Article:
A work permit system is tied with immigration policy, industrial and social needs as well as the education system of a country. While China has recognized the need to develop a new work permit system with clear categorization and value points for foreign workers, the government must be cognizant of the changing and reforming nature of industries, societies and education systems from K-12 to tertiary schools. This article presents a glimpse of China’s new work permit system and provides some relevant comments.
A recent news appeared in international news media about the subject title has caught people's attention. Naturally, foreigners working in China or having interest in working in China are very much alerted by this news. In my recent travel through China and Southeast Asia, I not only had opportunity reading and hearing this news piece, but I also had occasions talking to some people including taxi drivers, students, business people and foreigners who are currently working in China. Yes, there is definitely some anxiety for some people who very much like to work in China for various reasons such as love of China's culture, the country’s social fiber, people’s spirit, the language, etc. In this column, I would like to present the facts (as far as I have learned about the new work permit system) and some relevant comments (based on deductions) of interest to anyone who may be interested in this topic.
China will rank foreign workers in A, B and C, starting Nov. 1st, this year, in nine cities and provinces, including Beijing and Shanghai, then nationwide on April 1st (Be aware, CCP does not honor April fools). It is said according to official sources that the new work permit system is to better serve the overseas talents to work in China, presumably designed to be beneficial to China and the foreign workers. The new system aims to support the nation's drive to promote her economy through technology innovation; hence it will be encouraging the top, regulating the middle and limiting the bottom category of workers to be classified by A,B and C. The official intent is clear and we will discuss more specifics below, however, the implementation details will not be very clear perhaps till next year.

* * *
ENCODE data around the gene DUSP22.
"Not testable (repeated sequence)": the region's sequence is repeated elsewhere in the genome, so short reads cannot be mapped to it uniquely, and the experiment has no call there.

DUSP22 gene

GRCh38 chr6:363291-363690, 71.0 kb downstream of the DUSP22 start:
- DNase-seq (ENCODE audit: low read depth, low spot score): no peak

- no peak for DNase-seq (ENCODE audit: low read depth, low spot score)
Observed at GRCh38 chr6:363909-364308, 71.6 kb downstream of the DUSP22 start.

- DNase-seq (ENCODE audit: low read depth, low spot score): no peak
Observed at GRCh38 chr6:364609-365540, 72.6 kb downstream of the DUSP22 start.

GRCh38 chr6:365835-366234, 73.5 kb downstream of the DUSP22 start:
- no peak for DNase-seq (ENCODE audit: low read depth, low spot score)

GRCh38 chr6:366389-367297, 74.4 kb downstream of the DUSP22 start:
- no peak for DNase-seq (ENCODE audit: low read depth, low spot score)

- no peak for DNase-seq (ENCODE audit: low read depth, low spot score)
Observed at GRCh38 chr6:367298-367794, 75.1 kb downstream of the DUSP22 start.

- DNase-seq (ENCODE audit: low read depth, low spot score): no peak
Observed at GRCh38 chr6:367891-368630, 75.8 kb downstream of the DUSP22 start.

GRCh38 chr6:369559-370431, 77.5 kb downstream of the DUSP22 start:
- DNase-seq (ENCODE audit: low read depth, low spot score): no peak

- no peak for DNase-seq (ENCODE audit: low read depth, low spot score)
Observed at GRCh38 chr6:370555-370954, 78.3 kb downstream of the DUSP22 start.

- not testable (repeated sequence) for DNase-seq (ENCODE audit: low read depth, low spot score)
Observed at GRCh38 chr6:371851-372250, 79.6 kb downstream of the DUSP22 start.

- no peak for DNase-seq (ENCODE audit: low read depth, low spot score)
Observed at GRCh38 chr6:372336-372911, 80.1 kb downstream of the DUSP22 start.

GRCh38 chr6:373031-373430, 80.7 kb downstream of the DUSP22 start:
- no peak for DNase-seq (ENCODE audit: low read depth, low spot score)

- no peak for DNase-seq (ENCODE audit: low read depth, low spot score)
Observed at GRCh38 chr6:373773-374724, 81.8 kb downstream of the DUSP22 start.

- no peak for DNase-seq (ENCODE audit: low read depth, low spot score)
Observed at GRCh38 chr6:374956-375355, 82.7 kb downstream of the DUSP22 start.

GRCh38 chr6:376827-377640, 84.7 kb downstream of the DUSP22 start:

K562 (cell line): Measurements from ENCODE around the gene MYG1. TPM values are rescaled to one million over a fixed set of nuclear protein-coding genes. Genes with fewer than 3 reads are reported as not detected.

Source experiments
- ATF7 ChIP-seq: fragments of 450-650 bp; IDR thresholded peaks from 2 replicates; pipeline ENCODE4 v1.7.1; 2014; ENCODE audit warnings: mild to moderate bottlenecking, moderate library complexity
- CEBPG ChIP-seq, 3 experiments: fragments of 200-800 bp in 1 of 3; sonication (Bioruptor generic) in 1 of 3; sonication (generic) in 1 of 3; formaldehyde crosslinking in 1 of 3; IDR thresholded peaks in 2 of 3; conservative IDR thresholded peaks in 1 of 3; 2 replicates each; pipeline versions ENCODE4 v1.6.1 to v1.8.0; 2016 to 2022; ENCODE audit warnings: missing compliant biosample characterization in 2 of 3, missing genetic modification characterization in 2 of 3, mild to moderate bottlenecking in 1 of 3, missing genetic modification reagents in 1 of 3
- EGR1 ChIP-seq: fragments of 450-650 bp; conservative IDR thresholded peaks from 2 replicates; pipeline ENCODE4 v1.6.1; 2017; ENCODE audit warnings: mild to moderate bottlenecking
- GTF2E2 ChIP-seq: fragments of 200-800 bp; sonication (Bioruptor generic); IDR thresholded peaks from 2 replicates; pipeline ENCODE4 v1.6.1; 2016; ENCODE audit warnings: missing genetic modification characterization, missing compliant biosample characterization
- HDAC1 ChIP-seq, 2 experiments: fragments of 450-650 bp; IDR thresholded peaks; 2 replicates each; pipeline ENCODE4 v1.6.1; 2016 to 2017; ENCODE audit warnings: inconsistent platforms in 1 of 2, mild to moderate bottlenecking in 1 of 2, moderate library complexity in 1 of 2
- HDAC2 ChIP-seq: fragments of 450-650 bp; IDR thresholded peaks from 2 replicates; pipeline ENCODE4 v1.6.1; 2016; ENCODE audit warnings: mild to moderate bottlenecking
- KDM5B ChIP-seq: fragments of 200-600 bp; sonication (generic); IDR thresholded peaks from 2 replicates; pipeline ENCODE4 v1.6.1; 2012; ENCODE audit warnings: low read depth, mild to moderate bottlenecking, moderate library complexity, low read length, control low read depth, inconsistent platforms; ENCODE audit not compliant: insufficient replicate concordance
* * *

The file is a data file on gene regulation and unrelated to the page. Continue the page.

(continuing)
The current work permit system consists of two types of permit for foreign employees. One employment license is issued by the Ministry of Human Resources and Social Security and the other issued by the State Administration of Foreign Experts Affairs (SAFEA). The present system does not provide a clear guideline for a foreign specialist; say from IBM, to apply which work permit from which government channel. The new system will consolidate all applications under SAFEA. Consolidating the bureaucracy is a good thing; however, the integration of the evaluation, approval, data digitization and administration steps probably will take time to develop in order to produce a consistent process nationwide based on the point system described below.
According to China's most recent official census in 2010, about 200,000 foreigners worked legally in China and perhaps with additional 400,000 were dependents. However, an unofficial estimate quoted by a consultant in HR service business today placed the figure of foreign workers at two million with more than 300,000 working illegally, mostly on tourist visa. As the US illegal immigration issue being high on her presidential election debate list, it is no surprise that the Chinese government is looking ahead to avoid an explosive illegal immigration problem and wants to tighten the control of foreign employees both from economic development point of view and from national security concern. China's minority populations are mostly in the north and the west bordering less developed nations, for example, Inner Mongolia bordering the independent Outer Mongolia presenting a special situation very different from foreign workers say coming from the Western countries or Japan, Korea, Vietnam, India, Singapore or Africa. One may point out that the foreign work permit and immigration policy towards Mongolian deserves special attention from the government, perhaps requiring exceptional rules deviated from the general point system, simply because an ‘affirmative action’ type of work/immigration policy will be helpful for Mongolian integration in China.